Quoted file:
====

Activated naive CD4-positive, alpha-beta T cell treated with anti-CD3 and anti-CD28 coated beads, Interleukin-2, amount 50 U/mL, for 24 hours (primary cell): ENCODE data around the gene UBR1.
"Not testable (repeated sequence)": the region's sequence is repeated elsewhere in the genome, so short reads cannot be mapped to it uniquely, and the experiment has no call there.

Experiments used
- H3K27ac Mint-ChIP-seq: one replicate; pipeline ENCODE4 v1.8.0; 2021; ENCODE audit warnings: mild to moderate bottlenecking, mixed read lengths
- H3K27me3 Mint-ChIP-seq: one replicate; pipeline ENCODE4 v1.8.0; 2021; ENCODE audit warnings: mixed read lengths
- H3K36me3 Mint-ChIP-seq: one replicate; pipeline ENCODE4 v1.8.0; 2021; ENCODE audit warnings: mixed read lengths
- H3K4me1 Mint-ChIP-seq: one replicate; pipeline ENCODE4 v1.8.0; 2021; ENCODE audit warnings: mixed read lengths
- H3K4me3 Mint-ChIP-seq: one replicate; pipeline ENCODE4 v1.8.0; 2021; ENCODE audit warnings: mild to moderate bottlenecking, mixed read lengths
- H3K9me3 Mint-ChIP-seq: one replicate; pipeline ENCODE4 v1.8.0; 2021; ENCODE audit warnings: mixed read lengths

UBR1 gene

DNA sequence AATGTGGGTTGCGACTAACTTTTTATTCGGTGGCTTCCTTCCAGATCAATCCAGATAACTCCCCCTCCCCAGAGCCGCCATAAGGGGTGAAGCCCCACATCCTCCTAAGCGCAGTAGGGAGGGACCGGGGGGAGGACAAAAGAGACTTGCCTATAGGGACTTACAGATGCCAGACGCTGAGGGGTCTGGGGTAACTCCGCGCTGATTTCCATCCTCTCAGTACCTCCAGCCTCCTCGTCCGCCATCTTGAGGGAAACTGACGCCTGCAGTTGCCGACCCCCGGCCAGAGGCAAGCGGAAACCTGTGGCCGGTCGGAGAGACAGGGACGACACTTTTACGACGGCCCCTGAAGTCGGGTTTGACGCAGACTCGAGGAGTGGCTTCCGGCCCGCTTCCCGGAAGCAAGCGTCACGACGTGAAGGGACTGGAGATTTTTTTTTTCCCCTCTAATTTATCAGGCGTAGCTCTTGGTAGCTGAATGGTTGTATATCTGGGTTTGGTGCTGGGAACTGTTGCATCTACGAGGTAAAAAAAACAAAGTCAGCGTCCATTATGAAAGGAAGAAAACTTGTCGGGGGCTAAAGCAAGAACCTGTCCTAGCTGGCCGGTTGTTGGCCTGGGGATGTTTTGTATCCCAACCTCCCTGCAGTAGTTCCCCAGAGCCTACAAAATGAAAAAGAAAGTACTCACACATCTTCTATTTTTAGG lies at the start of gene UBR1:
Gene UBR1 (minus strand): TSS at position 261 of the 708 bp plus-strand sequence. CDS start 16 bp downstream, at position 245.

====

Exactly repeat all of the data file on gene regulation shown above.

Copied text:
Activated naive CD4-positive, alpha-beta T cell treated with anti-CD3 and anti-CD28 coated beads, Interleukin-2, amount 50 U/mL, for 24 hours (primary cell): ENCODE data around the gene UBR1.
"Not testable (repeated sequence)": the region's sequence is repeated elsewhere in the genome, so short reads cannot be mapped to it uniquely, and the experiment has no call there.

Experiments used
- H3K27ac Mint-ChIP-seq: one replicate; pipeline ENCODE4 v1.8.0; 2021; ENCODE audit warnings: mild to moderate bottlenecking, mixed read lengths
- H3K27me3 Mint-ChIP-seq: one replicate; pipeline ENCODE4 v1.8.0; 2021; ENCODE audit warnings: mixed read lengths
- H3K36me3 Mint-ChIP-seq: one replicate; pipeline ENCODE4 v1.8.0; 2021; ENCODE audit warnings: mixed read lengths
- H3K4me1 Mint-ChIP-seq: one replicate; pipeline ENCODE4 v1.8.0; 2021; ENCODE audit warnings: mixed read lengths
- H3K4me3 Mint-ChIP-seq: one replicate; pipeline ENCODE4 v1.8.0; 2021; ENCODE audit warnings: mild to moderate bottlenecking, mixed read lengths
- H3K9me3 Mint-ChIP-seq: one replicate; pipeline ENCODE4 v1.8.0; 2021; ENCODE audit warnings: mixed read lengths

UBR1 gene

DNA sequence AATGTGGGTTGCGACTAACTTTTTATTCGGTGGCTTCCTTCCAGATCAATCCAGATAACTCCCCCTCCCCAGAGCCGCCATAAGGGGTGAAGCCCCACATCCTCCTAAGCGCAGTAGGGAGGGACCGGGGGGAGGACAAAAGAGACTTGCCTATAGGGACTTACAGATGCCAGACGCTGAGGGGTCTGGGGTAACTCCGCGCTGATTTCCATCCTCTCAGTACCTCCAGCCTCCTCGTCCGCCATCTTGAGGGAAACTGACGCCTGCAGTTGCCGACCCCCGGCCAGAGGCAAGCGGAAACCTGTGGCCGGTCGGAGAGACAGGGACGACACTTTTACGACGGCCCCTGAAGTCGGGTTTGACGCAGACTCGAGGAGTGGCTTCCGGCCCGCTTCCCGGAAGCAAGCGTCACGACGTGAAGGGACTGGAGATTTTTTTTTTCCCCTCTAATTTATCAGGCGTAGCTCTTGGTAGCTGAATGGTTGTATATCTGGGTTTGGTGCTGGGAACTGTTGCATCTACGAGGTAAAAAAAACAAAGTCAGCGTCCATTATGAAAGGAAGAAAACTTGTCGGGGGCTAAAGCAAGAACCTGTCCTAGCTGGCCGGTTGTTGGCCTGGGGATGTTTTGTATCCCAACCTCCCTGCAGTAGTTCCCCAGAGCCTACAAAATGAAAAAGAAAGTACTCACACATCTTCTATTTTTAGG lies at the start of gene UBR1:
Gene UBR1 (minus strand): TSS at position 261 of the 708 bp plus-strand sequence. CDS start 16 bp downstream, at position 245.